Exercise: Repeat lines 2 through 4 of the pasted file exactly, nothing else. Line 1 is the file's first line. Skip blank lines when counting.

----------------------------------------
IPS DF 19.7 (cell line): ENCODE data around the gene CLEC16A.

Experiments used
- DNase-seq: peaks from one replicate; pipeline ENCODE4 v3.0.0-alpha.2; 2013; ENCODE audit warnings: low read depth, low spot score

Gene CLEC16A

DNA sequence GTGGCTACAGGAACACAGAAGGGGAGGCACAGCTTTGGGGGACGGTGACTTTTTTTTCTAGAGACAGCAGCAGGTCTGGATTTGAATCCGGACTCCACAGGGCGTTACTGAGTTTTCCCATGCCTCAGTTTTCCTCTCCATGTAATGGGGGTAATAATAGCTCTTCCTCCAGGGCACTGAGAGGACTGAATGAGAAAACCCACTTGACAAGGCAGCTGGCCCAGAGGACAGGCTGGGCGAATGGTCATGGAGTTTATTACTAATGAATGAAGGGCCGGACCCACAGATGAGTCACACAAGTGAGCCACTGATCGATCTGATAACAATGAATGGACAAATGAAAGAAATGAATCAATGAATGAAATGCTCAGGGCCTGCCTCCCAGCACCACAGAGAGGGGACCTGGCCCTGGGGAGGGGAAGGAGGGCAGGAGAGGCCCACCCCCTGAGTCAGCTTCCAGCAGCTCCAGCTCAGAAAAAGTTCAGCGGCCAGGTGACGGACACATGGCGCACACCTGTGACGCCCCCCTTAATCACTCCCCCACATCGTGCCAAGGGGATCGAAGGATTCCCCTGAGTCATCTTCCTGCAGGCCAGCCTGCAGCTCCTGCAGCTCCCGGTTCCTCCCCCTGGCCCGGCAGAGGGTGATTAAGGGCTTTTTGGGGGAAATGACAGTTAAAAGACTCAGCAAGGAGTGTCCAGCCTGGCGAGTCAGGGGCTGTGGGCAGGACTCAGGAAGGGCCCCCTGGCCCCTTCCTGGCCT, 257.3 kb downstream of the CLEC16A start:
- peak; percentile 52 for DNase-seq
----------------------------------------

Experiments used
- DNase-seq: peaks from one replicate; pipeline ENCODE4 v3.0.0-alpha.2; 2013; ENCODE audit warnings: low read depth, low spot score

Gene CLEC16A